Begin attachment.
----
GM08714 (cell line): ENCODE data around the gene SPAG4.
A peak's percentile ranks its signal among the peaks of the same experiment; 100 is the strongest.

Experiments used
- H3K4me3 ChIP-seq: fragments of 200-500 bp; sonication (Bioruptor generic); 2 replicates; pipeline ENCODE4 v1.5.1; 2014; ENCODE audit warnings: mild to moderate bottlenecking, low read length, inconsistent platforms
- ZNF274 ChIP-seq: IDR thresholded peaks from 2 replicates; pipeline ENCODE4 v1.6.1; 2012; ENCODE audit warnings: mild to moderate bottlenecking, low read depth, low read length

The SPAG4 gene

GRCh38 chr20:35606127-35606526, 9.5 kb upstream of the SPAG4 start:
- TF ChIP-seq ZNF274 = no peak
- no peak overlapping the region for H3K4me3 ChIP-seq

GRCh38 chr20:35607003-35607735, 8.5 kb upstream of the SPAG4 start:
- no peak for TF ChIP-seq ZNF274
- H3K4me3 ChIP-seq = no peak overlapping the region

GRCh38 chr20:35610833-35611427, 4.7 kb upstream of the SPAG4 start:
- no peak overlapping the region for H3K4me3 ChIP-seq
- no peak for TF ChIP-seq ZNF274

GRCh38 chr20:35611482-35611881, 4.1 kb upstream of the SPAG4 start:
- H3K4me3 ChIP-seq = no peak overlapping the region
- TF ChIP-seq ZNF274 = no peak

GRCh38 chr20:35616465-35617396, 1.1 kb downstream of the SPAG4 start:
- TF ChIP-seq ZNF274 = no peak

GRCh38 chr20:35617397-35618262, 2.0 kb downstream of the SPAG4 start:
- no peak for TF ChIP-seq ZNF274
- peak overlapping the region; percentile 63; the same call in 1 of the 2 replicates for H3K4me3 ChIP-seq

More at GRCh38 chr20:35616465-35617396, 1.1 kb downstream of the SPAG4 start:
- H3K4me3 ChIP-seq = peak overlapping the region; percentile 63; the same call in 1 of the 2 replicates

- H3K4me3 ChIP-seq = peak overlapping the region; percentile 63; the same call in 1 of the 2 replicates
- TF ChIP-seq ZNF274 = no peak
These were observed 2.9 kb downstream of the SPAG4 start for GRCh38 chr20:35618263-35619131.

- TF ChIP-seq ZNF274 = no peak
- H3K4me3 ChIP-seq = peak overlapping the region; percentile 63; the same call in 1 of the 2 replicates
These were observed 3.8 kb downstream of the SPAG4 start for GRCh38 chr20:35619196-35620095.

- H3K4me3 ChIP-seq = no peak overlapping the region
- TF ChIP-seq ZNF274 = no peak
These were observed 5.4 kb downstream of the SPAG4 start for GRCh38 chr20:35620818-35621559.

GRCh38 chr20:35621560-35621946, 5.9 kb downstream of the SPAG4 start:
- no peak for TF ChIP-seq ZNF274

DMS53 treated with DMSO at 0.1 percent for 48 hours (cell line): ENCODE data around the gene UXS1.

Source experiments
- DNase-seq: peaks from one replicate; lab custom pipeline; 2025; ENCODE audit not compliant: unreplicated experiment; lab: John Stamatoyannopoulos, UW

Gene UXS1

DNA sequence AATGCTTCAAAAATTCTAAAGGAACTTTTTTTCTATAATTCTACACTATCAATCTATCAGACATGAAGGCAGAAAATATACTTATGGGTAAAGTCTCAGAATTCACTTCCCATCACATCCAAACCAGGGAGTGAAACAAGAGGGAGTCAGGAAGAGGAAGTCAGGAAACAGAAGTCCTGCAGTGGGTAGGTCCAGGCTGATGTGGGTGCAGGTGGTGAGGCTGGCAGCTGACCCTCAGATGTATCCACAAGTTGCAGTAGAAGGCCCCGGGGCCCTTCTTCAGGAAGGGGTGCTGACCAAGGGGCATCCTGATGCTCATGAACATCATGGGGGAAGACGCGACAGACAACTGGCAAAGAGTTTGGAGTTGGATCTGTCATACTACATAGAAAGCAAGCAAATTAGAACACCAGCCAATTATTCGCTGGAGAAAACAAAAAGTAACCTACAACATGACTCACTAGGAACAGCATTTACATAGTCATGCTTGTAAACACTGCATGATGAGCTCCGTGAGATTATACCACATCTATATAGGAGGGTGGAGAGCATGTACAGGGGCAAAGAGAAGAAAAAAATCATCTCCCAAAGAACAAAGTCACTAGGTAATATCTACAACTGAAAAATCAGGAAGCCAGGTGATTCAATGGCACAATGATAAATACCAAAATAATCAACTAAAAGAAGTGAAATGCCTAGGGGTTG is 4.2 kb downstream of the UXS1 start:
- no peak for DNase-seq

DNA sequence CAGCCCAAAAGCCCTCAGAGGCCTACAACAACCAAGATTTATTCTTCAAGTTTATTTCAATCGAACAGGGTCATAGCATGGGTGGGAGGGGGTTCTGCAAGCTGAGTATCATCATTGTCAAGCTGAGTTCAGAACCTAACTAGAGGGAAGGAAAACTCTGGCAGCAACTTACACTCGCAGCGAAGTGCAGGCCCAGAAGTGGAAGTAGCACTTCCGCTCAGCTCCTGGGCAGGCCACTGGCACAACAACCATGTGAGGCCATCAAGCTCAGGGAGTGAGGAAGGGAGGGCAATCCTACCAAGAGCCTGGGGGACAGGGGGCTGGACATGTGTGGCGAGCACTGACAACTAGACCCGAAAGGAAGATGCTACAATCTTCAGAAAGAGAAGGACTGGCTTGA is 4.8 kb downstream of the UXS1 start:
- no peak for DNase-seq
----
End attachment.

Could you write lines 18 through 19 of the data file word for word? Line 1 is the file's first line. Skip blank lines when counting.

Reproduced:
- TF ChIP-seq ZNF274 = no peak

GRCh38 chr20:35616465-35617396, 1.1 kb downstream of the SPAG4 start: